Wrong traffickers are being punishedSupplementary comments...


September 20, 1996

Wrong traffickers are being punished

Supplementary comments are called for regarding reports that the Central Intelligence Agency inundated our country with cocaine from 1982 to 1986 in a program to raise money to underwrite the Nicaraguan contras.

It should be remembered that during this same period Reagan White House agents arranged for the sale of U.S. arms to Iran to raise money for these same Nicaraguan contras.

Irangate was a major scandal which was supposed to lead to CIA reform. High-level public officials went to jail and others were forced to resign. This was the investigation that brought gap-toothed and uniformed Col. Oliver North into our living rooms.

Guns are not manufactured in West Baltimore but are imported into our community. No attention is paid to weapons manufacture and distribution patterns and yet the difficulty of enacting measures for handgun control and constraints on the sale of assault weapons is well known.

Heroin and coca plants for cocaine are not grown in West Baltimore but are imported into our community with no attention being paid to how this illegal traffic continues to flourish. We should all clear our heads of 19th century ideological cobwebs and face the reality of the drug scourge: Street people and victims are not the ones who should be in prison.

Jerome S. Rauch


Base fines on number in car

After having seen recent local reports of several unnecessary deaths of car drivers due to speed, I started thinking about the number of times I have witnessed adult drivers doing dangerous things on the highway with young children in their cars.

With this in mind, I would like to suggest to state legislators that they consider passing a law that multiplies the fine charged to persons stopped for moving violations based on the number of other passengers in their car. Say, for instance, a parent is stopped for running a red light or speeding and had two kids in the car, the fine would be three times the usual one, accounting for the driver and two other passengers.

There is not much we can do about the senseless killings we all hear about, but maybe if a law hits the supposedly more sensible drivers where it might hurt, they might think twice about endangering their passengers.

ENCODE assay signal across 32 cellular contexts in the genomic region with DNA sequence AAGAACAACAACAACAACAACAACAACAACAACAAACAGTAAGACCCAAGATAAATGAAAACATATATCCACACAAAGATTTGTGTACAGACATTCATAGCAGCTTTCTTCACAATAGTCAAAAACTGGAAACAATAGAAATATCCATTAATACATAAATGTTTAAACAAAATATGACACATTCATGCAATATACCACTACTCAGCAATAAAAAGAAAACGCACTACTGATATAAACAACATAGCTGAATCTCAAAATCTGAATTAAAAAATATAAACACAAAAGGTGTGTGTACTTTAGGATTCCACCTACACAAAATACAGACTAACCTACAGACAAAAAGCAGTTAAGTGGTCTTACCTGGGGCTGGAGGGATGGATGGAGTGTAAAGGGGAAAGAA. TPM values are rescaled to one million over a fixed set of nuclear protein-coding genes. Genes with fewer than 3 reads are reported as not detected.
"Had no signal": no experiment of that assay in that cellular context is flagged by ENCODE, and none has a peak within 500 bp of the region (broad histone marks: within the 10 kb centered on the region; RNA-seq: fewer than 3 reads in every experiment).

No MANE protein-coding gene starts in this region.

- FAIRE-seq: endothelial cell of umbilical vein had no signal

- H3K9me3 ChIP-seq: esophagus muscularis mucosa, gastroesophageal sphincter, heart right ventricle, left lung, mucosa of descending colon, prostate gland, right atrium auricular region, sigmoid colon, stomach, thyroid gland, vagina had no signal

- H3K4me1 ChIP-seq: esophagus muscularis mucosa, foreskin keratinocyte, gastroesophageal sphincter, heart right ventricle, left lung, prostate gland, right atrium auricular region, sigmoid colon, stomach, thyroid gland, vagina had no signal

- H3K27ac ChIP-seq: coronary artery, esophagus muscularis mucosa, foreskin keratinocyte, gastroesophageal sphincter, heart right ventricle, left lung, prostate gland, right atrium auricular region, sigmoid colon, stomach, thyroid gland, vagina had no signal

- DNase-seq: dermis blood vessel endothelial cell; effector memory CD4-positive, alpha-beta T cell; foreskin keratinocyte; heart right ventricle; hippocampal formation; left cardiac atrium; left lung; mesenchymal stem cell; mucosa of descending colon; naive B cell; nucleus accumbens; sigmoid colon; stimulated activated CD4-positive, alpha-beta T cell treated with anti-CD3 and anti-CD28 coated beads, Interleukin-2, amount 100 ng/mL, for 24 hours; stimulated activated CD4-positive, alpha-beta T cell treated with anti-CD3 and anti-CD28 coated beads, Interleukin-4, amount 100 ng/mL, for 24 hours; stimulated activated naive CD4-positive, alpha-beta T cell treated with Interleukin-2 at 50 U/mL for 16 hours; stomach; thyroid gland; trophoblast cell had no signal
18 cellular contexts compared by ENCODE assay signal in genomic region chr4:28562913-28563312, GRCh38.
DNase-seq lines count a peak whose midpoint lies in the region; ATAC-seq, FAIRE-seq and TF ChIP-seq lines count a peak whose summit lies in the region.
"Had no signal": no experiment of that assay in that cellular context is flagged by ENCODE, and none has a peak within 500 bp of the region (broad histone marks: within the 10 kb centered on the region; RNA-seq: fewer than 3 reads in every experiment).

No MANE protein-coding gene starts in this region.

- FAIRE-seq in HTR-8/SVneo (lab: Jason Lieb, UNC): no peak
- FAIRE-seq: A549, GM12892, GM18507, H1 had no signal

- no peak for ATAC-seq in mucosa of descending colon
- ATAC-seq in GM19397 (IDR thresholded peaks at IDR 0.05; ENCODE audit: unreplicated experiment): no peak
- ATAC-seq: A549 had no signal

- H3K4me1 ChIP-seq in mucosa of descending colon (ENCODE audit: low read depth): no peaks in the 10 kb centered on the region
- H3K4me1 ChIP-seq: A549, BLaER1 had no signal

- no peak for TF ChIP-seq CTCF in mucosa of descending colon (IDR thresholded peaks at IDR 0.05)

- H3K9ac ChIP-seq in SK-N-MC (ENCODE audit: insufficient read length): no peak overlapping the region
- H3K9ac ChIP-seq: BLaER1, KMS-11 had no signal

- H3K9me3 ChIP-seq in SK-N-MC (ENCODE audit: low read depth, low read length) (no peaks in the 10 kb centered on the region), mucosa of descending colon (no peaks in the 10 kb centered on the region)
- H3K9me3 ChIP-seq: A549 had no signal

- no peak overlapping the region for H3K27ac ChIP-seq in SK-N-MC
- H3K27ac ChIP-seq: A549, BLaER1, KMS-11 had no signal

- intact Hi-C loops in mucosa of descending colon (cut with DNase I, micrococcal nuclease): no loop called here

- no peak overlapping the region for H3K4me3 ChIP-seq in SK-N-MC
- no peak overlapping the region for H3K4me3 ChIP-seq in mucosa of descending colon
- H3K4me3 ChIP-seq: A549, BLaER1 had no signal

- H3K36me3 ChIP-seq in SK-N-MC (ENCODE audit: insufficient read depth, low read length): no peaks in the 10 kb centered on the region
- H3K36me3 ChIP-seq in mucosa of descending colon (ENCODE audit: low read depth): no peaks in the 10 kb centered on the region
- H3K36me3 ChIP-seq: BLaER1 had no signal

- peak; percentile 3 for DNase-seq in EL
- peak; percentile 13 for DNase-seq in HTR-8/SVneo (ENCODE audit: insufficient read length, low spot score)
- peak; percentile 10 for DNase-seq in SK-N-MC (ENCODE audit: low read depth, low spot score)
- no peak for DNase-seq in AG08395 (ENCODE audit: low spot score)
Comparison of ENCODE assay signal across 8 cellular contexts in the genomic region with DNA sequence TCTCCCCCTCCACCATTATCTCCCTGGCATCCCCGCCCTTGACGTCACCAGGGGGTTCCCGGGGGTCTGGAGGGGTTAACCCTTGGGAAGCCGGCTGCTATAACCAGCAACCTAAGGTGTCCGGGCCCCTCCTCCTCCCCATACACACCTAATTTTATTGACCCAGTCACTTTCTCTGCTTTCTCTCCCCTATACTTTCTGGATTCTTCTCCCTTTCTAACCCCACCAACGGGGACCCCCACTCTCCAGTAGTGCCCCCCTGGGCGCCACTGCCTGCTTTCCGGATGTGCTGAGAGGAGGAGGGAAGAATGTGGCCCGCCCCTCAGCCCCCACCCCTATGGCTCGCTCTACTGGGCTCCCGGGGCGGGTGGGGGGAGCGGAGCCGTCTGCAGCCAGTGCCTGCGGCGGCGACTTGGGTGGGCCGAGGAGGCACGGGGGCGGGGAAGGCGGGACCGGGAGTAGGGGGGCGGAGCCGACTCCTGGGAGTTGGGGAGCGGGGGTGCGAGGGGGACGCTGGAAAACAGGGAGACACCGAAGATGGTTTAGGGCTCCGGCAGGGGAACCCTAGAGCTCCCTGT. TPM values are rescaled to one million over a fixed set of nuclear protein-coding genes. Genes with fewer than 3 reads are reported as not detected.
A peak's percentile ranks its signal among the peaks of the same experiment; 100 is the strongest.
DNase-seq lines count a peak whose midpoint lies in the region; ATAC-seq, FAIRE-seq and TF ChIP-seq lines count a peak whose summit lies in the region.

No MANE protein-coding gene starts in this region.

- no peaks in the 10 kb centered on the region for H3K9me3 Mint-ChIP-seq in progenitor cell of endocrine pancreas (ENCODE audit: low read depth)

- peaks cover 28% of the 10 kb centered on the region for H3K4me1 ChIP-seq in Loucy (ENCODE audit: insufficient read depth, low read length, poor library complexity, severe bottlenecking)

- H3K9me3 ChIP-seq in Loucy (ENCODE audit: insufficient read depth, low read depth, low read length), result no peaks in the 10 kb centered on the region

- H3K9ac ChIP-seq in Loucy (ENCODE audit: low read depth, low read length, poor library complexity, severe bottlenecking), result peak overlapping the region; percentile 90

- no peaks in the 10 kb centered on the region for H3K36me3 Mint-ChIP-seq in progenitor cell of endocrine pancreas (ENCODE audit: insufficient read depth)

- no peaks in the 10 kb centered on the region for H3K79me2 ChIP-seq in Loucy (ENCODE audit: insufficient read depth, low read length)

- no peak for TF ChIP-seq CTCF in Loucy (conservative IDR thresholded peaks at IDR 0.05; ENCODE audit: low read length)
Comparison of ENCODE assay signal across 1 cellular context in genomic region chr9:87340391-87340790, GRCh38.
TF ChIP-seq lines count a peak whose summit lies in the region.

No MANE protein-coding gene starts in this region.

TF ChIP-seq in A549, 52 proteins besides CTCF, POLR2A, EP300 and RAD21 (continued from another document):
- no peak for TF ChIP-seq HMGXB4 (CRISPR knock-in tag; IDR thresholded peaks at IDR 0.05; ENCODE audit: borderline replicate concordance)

Patrick Dunlap


Sun forgot the city's most unique college

Baltimore is indeed a college town. Your report of Sept. 8 listed 22 Baltimore colleges. But the 23rd and perhaps most unique college was left out: The McKendree School of Religion is an ecumenical college, certified by the state to grant degrees in religious studies.

Centered in metropolitan Baltimore, our "campus" consists of participating churches. Our faculty is fully qualified with graduates from major universities and seminaries.

Our purpose is to make higher education available and affordable for all persons. And, more importantly, to provide education related to values, meaning and spiritual realities that transcend secular concepts and to make religion and science, faith and reason, compatible and relevant to social needs.

The curriculum offers courses that compensate for the omission of theological, ethical and spiritual references from textbooks, especially those used in the study of history and the behavioral sciences -- an omission which pervades American education systems from primary to post-graduate studies. . . .

Although the smallest and newest, McKendree is a viable part of the Baltimore college town. We offer education not on how to make a living, but how to make a life that makes a difference.

N. Ellsworth Bunce


Bus no time-saver or money-saver

As a regular rider on the No. 35 bus line, I have been promised many times that a bus will be there. For the past two Thursdays, my bus did not show up. It wasn't late, it just didn't show up.

I was left standing on the corner for an hour, sucking the huge clouds of black smoke which billowed from the rear of almost every bus that passed, including the eight buses marked No. 20. When the bus arrived about 45 minutes late, we still had to pay the ''Express'' fare.

The Mass Transit Administration needs to add buses to the No. 35 line, and run closer to the schedule. It needs to address the issues brought up by the riders. It needs to get those high-polluting buses off the road and have the emissions checked.

Most of all, the MTA needs to get that fraudulent commercial off the air. Buses are neither a money-saver nor a time-saver.

Mass transportation is not reliable or is it convenient. Anytime that a person has to stand an extra hour and breathe toxic fumes to get on a bus that is late and still pay "Express" premiums on top of increased fares, it is a double insult when the MTA airs its bus commercials.

Barbara Rogers


High profits motivate health care industry

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